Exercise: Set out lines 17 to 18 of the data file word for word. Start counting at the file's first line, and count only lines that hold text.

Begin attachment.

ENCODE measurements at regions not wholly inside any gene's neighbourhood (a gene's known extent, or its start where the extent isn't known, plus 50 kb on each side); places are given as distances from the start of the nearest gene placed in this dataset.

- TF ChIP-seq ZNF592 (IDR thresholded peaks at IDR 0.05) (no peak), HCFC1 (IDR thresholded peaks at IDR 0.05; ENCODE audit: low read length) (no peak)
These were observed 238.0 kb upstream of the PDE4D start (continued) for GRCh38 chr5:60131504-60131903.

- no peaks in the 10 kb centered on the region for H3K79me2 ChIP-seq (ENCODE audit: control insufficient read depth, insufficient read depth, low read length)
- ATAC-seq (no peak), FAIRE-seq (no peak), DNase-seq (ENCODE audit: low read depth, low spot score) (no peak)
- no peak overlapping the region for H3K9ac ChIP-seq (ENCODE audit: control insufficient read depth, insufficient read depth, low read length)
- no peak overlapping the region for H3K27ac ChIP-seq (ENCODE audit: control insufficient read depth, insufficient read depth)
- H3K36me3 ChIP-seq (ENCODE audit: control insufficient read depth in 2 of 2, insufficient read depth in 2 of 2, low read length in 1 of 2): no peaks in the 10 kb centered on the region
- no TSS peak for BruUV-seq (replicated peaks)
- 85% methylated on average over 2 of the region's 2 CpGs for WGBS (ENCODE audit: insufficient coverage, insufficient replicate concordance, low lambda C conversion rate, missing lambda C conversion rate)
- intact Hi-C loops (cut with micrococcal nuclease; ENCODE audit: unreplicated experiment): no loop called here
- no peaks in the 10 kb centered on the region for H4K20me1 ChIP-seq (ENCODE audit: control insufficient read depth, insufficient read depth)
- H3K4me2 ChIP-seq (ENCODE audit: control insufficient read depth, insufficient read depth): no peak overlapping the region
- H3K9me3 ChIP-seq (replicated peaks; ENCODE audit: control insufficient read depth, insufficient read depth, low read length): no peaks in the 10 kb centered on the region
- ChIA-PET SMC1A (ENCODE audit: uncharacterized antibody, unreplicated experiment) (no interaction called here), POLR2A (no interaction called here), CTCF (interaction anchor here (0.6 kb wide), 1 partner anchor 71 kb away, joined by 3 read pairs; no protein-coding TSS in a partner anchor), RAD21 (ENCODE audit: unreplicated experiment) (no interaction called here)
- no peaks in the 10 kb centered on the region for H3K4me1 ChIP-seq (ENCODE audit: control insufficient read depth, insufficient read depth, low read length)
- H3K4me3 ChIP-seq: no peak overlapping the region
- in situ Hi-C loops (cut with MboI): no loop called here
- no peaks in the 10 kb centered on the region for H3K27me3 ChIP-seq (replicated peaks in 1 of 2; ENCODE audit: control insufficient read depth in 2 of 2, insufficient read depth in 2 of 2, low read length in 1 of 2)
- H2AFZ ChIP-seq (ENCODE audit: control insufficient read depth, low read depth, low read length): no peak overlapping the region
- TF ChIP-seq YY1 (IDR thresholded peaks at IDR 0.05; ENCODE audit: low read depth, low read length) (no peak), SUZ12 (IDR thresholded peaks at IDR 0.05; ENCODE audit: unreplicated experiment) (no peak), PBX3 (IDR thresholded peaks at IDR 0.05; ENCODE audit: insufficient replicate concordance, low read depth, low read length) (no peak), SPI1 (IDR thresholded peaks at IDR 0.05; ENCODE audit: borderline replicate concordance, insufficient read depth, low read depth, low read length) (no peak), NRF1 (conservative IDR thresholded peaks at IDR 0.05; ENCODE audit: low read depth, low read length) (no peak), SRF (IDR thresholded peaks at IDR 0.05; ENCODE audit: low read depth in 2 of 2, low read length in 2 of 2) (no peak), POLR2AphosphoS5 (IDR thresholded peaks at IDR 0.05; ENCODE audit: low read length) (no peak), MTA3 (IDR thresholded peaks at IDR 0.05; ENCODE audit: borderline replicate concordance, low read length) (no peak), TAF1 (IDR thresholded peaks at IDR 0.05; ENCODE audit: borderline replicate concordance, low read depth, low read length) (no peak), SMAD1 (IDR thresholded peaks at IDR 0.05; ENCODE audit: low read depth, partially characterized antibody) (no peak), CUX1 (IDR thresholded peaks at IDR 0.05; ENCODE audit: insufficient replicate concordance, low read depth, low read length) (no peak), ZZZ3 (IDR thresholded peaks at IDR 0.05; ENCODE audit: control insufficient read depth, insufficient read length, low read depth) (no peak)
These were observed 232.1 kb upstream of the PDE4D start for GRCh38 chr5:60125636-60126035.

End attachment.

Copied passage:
- H3K4me3 ChIP-seq: no peak overlapping the region
- in situ Hi-C loops (cut with MboI): no loop called here